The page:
Medicare is available for people age 65 or older, those receiving disability benefits, and patients with end stage renal disease. Medicare Part A pays for inpatient hospital stays and nursing home care. The deductible per benefit period for Part A is $1,556 for 2022 and $1,600 for 2023. Many people don’t need to pay a monthly premium for Part A, and there are no co-insurance costs for hospital stays of 60 days or less.

Medicare Part B covers doctor visits, tests, physical therapy, flu shots, and chemotherapy. The monthly premium for most Part B participants is $164.90 for 2023, down from $170.10 for 2022. The annual Part B deductible is $226 for 2023, down from $233 in 2022. The co-insurance for Part B is 20% of Medicare-approved cost for most covered services.

Signing Up for Medicare

One option is to sign up during your initial enrollment period. You can also sign up during Medicare’s general enrollment period, which runs from Jan. 1 through March 31 and gives you coverage starting July 1. If you sign up for medical coverage during general enrollment, you’ll be able to enroll in Part D from April 1 through June 30, and your prescription coverage will start July 1.

If you miss that window, the next one is during the Medicare open enrollment period, which runs from Oct. 15 through Dec. 7 and gives you prescription coverage starting Jan. 1.

Are Medicare Part D Penalties for Life?

Yes, the Part D premium penalties are permanent, meaning that you will be paying them for as long as you have Medicare.

How Do I Avoid Getting a Late Enrollment Penalty for Medicare Part D?

First, you should try to sign up during the initial enrollment period, which starts three months before the month you turn 65 and lasts three months after the end of that month. If you have creditable drug coverage under a plan other than Medicare, make sure to sign up for Medicare Part D within 63 days after the creditable drug coverage ends. Lastly, make sure to have proof of creditable drug coverage to avoid a late enrollment penalty.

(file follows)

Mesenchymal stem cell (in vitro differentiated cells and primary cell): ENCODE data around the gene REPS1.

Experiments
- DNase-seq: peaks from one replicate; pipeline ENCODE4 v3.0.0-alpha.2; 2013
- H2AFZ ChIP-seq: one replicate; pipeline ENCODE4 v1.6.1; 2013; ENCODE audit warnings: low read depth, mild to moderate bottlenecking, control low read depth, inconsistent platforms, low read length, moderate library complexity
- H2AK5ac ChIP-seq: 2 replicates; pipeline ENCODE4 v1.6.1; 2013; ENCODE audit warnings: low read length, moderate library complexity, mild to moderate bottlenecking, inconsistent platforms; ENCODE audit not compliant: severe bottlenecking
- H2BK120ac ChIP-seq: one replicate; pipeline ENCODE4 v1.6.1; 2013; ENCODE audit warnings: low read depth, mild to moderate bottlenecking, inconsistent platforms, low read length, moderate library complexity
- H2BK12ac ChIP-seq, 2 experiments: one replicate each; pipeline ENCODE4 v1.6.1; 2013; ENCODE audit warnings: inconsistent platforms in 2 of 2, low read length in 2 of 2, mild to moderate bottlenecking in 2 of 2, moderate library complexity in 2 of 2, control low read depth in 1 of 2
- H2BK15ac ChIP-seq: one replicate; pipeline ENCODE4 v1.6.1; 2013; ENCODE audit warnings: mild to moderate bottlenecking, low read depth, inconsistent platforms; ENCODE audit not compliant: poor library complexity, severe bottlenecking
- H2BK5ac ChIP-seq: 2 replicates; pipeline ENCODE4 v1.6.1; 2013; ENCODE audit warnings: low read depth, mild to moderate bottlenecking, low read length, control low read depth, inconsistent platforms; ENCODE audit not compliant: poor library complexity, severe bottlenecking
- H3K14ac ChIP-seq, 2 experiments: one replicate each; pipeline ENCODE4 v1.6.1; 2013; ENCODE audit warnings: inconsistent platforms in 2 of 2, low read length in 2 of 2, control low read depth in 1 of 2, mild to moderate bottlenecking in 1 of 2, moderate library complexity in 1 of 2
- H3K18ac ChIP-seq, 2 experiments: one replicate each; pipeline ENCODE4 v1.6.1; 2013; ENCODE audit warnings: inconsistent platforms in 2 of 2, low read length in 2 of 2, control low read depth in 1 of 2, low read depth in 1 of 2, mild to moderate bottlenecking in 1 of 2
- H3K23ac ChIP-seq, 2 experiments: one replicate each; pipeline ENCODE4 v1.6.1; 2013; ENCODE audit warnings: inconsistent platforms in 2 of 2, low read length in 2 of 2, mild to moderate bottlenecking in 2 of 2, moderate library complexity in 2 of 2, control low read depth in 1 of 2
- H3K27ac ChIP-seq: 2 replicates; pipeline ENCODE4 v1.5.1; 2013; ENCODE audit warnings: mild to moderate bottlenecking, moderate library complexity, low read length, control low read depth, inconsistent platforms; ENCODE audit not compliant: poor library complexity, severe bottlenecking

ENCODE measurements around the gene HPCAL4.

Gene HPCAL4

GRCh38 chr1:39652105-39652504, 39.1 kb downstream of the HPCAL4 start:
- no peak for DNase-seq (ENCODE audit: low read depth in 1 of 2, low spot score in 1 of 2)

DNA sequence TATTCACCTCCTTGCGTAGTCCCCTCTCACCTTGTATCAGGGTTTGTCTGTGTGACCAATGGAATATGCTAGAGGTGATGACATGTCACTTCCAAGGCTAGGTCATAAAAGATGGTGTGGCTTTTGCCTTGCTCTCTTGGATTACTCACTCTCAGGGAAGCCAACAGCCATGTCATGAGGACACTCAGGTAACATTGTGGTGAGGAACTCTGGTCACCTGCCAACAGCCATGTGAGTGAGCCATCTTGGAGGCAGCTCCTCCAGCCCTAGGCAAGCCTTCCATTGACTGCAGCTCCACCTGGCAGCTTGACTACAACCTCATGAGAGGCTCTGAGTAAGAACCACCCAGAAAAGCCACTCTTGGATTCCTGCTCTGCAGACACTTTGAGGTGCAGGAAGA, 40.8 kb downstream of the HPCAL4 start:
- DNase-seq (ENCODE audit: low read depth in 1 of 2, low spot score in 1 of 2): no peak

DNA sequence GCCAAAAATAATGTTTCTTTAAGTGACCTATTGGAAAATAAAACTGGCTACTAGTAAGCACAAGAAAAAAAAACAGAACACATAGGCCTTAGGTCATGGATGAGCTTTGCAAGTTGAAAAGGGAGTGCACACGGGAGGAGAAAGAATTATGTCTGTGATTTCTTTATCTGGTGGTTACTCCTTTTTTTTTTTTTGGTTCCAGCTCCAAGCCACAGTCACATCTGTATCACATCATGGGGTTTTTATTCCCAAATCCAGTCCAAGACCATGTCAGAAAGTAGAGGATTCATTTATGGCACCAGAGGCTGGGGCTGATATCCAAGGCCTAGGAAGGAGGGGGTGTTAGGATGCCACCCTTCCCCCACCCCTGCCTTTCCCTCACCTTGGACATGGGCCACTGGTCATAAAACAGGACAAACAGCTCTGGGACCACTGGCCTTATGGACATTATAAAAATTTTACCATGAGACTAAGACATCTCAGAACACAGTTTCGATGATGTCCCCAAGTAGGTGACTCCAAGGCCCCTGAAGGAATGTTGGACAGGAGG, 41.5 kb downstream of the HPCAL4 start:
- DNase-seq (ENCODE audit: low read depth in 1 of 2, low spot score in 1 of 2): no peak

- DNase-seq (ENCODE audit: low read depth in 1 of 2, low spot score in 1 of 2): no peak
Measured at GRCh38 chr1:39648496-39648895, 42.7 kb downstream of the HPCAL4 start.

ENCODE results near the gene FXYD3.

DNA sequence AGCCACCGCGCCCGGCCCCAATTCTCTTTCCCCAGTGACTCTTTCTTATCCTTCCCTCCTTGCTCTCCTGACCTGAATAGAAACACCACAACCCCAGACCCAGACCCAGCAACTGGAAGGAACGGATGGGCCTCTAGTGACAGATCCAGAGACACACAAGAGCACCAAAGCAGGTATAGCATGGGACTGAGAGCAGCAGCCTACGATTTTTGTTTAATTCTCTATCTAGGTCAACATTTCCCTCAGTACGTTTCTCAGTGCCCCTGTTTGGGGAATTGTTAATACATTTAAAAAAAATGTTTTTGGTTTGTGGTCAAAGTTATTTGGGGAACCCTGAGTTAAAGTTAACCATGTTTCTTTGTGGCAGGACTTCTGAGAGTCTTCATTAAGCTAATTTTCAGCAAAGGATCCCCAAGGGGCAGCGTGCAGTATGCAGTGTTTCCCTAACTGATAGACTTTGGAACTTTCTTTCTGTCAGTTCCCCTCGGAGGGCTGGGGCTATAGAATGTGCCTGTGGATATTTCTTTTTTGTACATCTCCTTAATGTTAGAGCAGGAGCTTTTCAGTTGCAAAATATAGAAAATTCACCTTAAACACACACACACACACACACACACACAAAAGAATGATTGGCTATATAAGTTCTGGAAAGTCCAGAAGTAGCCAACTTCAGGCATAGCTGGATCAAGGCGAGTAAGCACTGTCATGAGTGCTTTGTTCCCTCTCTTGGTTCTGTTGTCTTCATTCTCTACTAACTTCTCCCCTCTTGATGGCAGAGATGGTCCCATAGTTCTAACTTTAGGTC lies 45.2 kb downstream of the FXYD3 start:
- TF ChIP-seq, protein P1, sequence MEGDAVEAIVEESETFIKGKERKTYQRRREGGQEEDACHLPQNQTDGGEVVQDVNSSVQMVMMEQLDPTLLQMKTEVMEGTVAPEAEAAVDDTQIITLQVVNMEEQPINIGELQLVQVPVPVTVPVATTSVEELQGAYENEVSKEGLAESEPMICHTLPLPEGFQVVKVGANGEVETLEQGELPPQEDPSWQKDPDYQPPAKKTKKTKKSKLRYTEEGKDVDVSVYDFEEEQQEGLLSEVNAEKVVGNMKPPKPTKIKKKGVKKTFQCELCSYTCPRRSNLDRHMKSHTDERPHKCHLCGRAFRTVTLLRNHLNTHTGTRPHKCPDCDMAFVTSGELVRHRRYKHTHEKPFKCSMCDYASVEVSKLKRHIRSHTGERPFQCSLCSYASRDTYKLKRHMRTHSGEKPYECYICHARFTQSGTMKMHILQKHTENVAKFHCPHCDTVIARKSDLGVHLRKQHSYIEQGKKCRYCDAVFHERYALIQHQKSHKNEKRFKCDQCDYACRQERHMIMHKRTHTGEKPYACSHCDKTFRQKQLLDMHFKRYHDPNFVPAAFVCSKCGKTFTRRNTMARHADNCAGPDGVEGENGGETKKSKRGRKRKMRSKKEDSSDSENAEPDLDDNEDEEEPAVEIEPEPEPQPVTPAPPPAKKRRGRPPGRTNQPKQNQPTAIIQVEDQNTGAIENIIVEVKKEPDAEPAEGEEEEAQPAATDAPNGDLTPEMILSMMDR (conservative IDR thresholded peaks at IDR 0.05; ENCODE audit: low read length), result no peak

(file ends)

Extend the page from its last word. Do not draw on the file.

How Do I Get Medicare Part D?

After you’ve done your research and chosen a plan, you have a few options to sign up:

  • You can enroll on the Medicare Plan Finder or on the plan’s website.
  • You can complete a paper enrollment form or call the plan directly for assistance.
  • You can call Medicare at 1-800-MEDICARE (1-800-633-4227); TTY: 1-877-486-2048.

The Bottom Line

Part D late enrollment penalties are easy to avoid if you sign up for Medicare during your initial enrollment period and maintain coverage. Otherwise, you’ll need to understand the creditable coverage rules and know the special enrollment periods applicable to your circumstances. The Medicare website describes many common scenarios. If it doesn’t cover yours, a benefits counselor may be able to help.